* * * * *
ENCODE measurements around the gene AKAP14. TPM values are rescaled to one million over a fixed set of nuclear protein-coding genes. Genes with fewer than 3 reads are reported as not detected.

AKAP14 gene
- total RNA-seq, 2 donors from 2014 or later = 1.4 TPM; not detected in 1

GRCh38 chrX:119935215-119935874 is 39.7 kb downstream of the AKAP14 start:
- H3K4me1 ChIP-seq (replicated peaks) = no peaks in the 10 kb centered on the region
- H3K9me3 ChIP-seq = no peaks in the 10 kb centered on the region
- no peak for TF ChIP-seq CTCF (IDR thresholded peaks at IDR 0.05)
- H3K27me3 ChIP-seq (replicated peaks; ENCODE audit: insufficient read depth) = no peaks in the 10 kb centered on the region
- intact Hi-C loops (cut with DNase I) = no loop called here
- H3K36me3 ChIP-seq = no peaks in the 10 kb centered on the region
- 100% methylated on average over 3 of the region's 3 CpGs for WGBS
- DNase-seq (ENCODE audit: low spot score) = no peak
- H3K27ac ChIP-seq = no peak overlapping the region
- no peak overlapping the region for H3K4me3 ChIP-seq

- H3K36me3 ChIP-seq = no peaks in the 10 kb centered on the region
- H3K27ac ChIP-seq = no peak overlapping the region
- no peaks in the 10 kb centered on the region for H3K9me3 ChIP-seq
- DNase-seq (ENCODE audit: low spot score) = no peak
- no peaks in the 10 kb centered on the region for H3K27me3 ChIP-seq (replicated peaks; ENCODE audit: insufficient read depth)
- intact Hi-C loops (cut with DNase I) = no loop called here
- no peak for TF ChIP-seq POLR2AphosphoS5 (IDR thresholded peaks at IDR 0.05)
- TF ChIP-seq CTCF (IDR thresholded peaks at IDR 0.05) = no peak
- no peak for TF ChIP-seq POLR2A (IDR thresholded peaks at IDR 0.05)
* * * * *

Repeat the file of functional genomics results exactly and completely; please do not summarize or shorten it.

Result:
ENCODE measurements around the gene AKAP14. TPM values are rescaled to one million over a fixed set of nuclear protein-coding genes. Genes with fewer than 3 reads are reported as not detected.

AKAP14 gene
- total RNA-seq, 2 donors from 2014 or later = 1.4 TPM; not detected in 1

GRCh38 chrX:119935215-119935874 is 39.7 kb downstream of the AKAP14 start:
- H3K4me1 ChIP-seq (replicated peaks) = no peaks in the 10 kb centered on the region
- H3K9me3 ChIP-seq = no peaks in the 10 kb centered on the region
- no peak for TF ChIP-seq CTCF (IDR thresholded peaks at IDR 0.05)
- H3K27me3 ChIP-seq (replicated peaks; ENCODE audit: insufficient read depth) = no peaks in the 10 kb centered on the region
- intact Hi-C loops (cut with DNase I) = no loop called here
- H3K36me3 ChIP-seq = no peaks in the 10 kb centered on the region
- 100% methylated on average over 3 of the region's 3 CpGs for WGBS
- DNase-seq (ENCODE audit: low spot score) = no peak
- H3K27ac ChIP-seq = no peak overlapping the region
- no peak overlapping the region for H3K4me3 ChIP-seq

- H3K36me3 ChIP-seq = no peaks in the 10 kb centered on the region
- H3K27ac ChIP-seq = no peak overlapping the region
- no peaks in the 10 kb centered on the region for H3K9me3 ChIP-seq
- DNase-seq (ENCODE audit: low spot score) = no peak
- no peaks in the 10 kb centered on the region for H3K27me3 ChIP-seq (replicated peaks; ENCODE audit: insufficient read depth)
- intact Hi-C loops (cut with DNase I) = no loop called here
- no peak for TF ChIP-seq POLR2AphosphoS5 (IDR thresholded peaks at IDR 0.05)
- TF ChIP-seq CTCF (IDR thresholded peaks at IDR 0.05) = no peak
- no peak for TF ChIP-seq POLR2A (IDR thresholded peaks at IDR 0.05)